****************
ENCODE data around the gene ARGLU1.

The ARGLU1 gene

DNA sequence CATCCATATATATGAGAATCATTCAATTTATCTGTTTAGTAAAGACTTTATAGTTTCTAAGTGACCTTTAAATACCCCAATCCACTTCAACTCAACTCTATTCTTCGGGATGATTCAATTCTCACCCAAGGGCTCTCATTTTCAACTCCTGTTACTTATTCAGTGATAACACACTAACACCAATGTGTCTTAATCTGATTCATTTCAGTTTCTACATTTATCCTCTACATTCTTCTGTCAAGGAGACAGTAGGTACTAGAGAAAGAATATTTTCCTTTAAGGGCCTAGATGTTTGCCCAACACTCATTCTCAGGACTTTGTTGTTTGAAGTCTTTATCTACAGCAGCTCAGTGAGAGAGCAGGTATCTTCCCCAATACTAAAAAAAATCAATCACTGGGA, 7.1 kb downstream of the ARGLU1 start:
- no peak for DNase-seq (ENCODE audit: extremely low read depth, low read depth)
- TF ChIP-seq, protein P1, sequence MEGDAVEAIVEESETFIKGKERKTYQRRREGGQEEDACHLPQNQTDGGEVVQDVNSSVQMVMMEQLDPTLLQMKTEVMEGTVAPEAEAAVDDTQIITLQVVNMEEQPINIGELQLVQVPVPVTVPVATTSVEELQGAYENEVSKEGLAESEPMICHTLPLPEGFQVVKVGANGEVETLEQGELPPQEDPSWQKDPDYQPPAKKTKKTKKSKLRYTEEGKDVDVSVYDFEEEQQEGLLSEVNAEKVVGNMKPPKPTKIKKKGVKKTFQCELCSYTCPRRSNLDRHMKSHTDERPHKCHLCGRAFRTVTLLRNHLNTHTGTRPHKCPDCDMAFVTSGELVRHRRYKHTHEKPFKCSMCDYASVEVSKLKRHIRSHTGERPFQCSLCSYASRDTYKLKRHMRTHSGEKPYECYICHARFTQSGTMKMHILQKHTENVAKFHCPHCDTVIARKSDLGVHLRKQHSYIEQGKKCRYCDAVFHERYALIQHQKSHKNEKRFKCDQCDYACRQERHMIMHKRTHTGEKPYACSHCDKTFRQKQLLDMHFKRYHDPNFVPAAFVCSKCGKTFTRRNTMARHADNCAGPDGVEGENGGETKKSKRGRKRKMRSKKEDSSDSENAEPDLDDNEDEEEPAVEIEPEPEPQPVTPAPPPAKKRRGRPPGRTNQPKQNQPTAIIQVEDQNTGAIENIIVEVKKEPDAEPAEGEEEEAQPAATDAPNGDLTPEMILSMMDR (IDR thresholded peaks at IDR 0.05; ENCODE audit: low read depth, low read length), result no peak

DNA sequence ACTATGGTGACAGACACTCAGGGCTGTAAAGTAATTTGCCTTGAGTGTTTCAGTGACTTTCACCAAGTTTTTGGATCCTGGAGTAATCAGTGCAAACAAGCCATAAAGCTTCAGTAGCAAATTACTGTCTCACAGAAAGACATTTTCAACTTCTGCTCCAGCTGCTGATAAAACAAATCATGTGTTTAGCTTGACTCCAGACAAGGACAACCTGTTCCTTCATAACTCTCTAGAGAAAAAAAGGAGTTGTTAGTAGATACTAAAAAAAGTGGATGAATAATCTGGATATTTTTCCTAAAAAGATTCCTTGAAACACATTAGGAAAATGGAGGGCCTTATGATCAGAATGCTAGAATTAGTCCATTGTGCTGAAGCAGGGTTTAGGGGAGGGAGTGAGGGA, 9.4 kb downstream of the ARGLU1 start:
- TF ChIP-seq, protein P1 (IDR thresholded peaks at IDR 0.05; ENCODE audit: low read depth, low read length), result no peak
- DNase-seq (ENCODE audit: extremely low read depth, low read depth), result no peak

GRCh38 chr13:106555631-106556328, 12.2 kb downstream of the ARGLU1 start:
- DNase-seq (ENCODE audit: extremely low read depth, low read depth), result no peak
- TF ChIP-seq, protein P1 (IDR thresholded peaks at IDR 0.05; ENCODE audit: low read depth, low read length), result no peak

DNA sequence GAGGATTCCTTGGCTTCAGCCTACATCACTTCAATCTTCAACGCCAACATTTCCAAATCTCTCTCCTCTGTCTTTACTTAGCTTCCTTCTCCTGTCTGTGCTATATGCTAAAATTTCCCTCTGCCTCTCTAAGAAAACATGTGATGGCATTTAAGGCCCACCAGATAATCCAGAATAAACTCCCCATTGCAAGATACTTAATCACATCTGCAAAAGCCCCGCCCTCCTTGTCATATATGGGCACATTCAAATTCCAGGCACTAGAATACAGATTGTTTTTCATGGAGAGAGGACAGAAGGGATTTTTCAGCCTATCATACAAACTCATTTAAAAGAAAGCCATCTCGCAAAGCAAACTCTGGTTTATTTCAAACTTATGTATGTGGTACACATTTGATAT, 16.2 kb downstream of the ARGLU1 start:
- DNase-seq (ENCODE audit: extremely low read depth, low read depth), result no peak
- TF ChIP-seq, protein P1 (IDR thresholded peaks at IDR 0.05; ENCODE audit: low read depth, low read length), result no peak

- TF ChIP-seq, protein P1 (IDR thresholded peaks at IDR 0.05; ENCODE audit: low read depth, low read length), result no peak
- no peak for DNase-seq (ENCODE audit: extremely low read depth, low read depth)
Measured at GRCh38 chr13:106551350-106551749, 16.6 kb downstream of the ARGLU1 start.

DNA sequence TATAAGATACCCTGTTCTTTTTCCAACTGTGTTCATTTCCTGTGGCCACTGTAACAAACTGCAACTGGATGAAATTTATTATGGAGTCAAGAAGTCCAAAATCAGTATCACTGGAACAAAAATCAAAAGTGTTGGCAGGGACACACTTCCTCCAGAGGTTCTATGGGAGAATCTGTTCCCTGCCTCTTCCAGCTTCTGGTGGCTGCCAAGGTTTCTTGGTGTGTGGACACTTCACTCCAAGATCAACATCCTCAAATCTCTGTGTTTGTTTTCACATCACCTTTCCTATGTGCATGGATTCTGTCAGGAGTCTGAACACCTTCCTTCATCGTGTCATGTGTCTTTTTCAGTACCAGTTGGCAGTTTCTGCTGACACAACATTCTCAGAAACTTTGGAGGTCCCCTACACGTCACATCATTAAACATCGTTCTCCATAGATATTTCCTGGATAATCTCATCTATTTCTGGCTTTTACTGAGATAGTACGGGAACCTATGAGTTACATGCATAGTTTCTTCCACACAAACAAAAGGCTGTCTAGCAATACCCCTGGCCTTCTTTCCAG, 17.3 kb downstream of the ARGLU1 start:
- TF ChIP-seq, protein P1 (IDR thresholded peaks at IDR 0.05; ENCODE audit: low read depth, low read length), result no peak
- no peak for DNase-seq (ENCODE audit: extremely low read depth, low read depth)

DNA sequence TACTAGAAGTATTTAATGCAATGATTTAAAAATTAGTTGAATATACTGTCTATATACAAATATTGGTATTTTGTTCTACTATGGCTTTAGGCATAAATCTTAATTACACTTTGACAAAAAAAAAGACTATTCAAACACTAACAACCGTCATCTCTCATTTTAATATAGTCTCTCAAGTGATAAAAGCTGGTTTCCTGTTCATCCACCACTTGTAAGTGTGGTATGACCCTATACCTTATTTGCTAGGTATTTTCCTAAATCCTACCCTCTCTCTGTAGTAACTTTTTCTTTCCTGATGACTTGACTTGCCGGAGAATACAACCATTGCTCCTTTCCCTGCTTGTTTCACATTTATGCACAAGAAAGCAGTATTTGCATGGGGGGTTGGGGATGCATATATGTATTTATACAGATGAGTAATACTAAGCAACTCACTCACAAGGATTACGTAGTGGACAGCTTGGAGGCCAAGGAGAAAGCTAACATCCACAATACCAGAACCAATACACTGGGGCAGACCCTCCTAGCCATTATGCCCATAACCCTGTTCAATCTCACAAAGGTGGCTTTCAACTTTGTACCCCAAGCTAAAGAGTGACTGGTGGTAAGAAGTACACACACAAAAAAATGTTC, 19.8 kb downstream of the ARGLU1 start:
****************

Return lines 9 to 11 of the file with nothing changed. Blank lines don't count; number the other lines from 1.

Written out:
GRCh38 chr13:106555631-106556328, 12.2 kb downstream of the ARGLU1 start:
- DNase-seq (ENCODE audit: extremely low read depth, low read depth), result no peak
- TF ChIP-seq, protein P1 (IDR thresholded peaks at IDR 0.05; ENCODE audit: low read depth, low read length), result no peak